Tuesday, 10 January 2012
Sheba is walking through the darkness, past the street-lit corner and over to the Jeevan Sahara Kendra Community Care Centre. She is doing a night call. We live about 4 mins walk from our main place of service.
Its 9.30 PM. The kids are in bed. My Dad is doing the dishes. Mum is winding down for the day after having made supper for us. Our parents have been here for the past 3 weeks now - and Mum is just now coming out of a long period of exhaustion.
We have 2 patients admitted at JSK tonight.
A man - who we will call Talex - was admitted yesterday evening. He is painfully thin and was on a drip for most of today. His young wife is by his side - hoping that he will pull through. Sheba is not sure - but we treated and prayed. This evening he was conscious and grateful.
And then there is Tripti. Tripti has been with us for 3 weeks so far. She is a young widow. About 23 years old. Her mother is only 42. Tripti lost her husband - and has lost her mind. She spends most of her waking hours crying out loudly. She has lost most of her movement on her left side. Her brain is affected by an opportunistic infection - probably TB. It looks like Tripti's HIV has directly affected her brain as well. The halls of our centre echo with her cries. It chills to the bone.
Tripti is on various strong anti-psychotics. Nothing seems to affect her. Her eyes are open and she speaks - but then keeps losing it. Through all of this Tripti's mother nurses her. She rubs her feet. Holds Tripti's hands from clutching and pulling her own hair.
They have no other option. The family will be hounded out of the neighbourhood if they try and go home. The govt. hospital discharged her. No private hospital will take her. And we cannot turn her out either.
Tripti seemed to be improving - her cries were less frequent a few days ago - she seemed alert and able to communicate. But now She seems to be deteriorating again.
Sheba has gone to see how our nurse - Sunita - is doing. And to check up on Talex and Tripti.
This evening another family called up. They had taken their daughter to a hospice but were refused admission. Could they come to JSK. We told them to come tomorrow.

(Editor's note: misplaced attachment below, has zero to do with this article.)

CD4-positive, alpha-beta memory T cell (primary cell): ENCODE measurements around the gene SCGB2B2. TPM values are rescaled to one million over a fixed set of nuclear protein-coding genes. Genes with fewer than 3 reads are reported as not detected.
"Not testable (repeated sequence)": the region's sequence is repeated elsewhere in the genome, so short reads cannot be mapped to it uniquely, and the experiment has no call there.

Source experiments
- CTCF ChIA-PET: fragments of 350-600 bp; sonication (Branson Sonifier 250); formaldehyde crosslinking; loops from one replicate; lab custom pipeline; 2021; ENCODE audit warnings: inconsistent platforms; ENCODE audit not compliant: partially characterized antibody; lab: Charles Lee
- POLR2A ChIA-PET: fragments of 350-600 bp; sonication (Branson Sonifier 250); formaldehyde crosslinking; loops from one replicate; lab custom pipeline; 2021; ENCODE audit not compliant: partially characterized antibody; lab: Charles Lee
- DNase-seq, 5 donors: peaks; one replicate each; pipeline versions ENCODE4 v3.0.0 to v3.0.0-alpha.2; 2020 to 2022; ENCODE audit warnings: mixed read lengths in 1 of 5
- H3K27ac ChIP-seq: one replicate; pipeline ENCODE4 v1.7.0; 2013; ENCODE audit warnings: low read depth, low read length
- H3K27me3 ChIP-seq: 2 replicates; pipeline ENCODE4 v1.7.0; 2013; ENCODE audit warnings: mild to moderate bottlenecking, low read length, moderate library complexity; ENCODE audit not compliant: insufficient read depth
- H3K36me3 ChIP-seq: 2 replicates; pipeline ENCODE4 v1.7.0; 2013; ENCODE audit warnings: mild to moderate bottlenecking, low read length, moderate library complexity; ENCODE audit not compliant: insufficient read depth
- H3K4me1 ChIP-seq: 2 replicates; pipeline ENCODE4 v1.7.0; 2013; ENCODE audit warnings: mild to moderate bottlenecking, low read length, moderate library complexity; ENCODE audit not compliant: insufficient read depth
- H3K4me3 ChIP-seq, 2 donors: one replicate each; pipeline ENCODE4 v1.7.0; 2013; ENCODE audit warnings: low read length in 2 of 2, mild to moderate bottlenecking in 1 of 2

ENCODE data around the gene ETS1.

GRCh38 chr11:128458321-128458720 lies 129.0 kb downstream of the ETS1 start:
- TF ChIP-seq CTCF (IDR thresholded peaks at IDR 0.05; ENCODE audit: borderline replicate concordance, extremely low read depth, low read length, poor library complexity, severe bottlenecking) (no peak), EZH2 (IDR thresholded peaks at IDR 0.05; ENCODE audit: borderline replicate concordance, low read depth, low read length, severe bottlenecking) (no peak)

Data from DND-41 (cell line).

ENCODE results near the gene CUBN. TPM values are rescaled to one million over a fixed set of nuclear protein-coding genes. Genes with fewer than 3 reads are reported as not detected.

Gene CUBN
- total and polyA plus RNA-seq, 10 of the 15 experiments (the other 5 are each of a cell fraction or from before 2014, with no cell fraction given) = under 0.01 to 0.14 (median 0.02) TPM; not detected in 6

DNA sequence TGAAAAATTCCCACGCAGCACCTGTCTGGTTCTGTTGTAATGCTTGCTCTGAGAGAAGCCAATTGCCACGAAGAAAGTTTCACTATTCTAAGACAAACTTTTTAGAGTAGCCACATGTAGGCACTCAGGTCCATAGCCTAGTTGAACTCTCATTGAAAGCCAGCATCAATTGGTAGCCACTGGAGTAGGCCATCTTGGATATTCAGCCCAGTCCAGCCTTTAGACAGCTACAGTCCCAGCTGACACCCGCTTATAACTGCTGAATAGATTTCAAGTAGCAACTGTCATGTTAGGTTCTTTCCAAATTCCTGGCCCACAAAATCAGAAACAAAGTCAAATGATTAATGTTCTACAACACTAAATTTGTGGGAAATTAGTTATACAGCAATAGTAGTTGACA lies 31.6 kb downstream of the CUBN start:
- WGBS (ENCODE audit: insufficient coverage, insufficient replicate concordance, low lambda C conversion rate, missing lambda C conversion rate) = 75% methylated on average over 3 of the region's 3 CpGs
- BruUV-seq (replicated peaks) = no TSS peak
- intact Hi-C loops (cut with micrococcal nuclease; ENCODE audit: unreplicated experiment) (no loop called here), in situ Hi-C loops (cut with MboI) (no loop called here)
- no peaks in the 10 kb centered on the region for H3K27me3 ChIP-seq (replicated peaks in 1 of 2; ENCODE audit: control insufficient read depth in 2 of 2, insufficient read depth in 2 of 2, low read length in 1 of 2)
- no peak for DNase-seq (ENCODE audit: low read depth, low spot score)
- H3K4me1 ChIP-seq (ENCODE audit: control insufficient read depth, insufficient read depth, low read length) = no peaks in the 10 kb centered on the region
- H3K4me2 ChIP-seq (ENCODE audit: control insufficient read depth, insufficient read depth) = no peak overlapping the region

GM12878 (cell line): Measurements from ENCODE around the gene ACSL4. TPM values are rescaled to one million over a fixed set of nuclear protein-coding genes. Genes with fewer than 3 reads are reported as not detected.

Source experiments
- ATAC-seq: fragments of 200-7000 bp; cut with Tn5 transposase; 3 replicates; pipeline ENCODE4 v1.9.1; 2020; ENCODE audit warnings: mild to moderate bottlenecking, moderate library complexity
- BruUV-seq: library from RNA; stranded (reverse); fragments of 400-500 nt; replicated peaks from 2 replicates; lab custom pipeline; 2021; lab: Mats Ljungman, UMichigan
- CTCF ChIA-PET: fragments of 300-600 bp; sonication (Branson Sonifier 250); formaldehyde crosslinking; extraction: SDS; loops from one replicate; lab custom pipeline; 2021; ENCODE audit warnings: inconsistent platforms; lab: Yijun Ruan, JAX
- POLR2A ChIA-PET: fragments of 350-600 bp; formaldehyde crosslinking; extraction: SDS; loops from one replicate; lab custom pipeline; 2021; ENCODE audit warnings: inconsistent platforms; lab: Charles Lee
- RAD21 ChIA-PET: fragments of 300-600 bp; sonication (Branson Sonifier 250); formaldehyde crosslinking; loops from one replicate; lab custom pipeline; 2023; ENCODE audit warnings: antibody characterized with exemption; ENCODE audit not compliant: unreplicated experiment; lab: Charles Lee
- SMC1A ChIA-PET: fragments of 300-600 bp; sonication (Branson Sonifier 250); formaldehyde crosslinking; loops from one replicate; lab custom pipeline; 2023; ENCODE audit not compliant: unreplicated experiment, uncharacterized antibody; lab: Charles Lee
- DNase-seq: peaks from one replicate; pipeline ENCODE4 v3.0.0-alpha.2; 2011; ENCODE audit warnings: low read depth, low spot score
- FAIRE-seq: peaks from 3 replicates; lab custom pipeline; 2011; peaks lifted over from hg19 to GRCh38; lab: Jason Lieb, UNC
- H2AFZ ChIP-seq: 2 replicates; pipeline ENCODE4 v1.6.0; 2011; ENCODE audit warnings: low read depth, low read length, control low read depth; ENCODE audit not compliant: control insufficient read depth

One of our long-term home-based care patients died at 5 this evening.
Mrs. Candy has been with us for years. We knew she was dying for months. Her heart condition was just not improving. We had admitted her to a govt. hospital for urgent cardiac care 2 days ago. They discharged her today.
Mrs. Candy was a widow. Her late teen daughter was abandoned by the man she had eloped with. Mrs. Candy looked after her daughter's daughter when she could.
She won't do that anymore.
Today was Mrs. Candy's home-going.
Our JSK home-based care team swung into action. One staff member went to a far off suburb where Mrs. Candy's young son is studying at a hostel. Another two went to the home. A local church volunteer (who is positive herself) was already with Mrs. Candy. We contacted the fellowship where Mrs. Candy was worshipping for the past few years. They have ordered the coffin and are arranging for a morning funeral. The local doctor refused to make a death certificate - claiming that he had not been treating her (probably wanting to be slipped a Rs. 500 note).
There are tears. But there is also the knowlege that Mrs. Candy is finally free. Really, totally, completely free from so many horrors that she saw and experienced in her life.
She had often stood up in Positive Friends support group meetings and spoken about how grateful she was. For life. That her son was studying. She wanted him to become a pastor. Once she said: "I know that with Jesus I am getting better. And even if I die, I will live with Him forever."
Eternity started for Mrs. Candy at 5 PM this afternoon.
And so the night continues to spin. Sheba seeing the patients at JSK and ministering to them as we come to 10 PM. Our home-based care team in a tiny shack in Kalwa, helping out with Mrs. Candy's children. The great noisy bright city grinding away all around us. Unknown people across our city, nation, world lifting up their hands in prayer for us.